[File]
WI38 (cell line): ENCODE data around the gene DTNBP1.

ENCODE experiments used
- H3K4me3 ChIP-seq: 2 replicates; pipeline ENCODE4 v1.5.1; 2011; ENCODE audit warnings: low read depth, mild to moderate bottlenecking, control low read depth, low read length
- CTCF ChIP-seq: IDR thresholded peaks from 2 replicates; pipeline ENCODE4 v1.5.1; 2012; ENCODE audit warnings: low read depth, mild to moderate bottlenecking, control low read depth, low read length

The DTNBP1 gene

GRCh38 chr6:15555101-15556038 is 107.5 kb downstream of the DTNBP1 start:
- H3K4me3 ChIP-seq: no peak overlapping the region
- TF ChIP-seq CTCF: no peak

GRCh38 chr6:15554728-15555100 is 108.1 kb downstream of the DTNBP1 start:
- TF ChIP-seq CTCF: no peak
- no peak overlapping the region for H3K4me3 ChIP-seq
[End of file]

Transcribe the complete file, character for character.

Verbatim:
WI38 (cell line): ENCODE data around the gene DTNBP1.

ENCODE experiments used
- H3K4me3 ChIP-seq: 2 replicates; pipeline ENCODE4 v1.5.1; 2011; ENCODE audit warnings: low read depth, mild to moderate bottlenecking, control low read depth, low read length
- CTCF ChIP-seq: IDR thresholded peaks from 2 replicates; pipeline ENCODE4 v1.5.1; 2012; ENCODE audit warnings: low read depth, mild to moderate bottlenecking, control low read depth, low read length

The DTNBP1 gene

GRCh38 chr6:15555101-15556038 is 107.5 kb downstream of the DTNBP1 start:
- H3K4me3 ChIP-seq: no peak overlapping the region
- TF ChIP-seq CTCF: no peak

GRCh38 chr6:15554728-15555100 is 108.1 kb downstream of the DTNBP1 start:
- TF ChIP-seq CTCF: no peak
- no peak overlapping the region for H3K4me3 ChIP-seq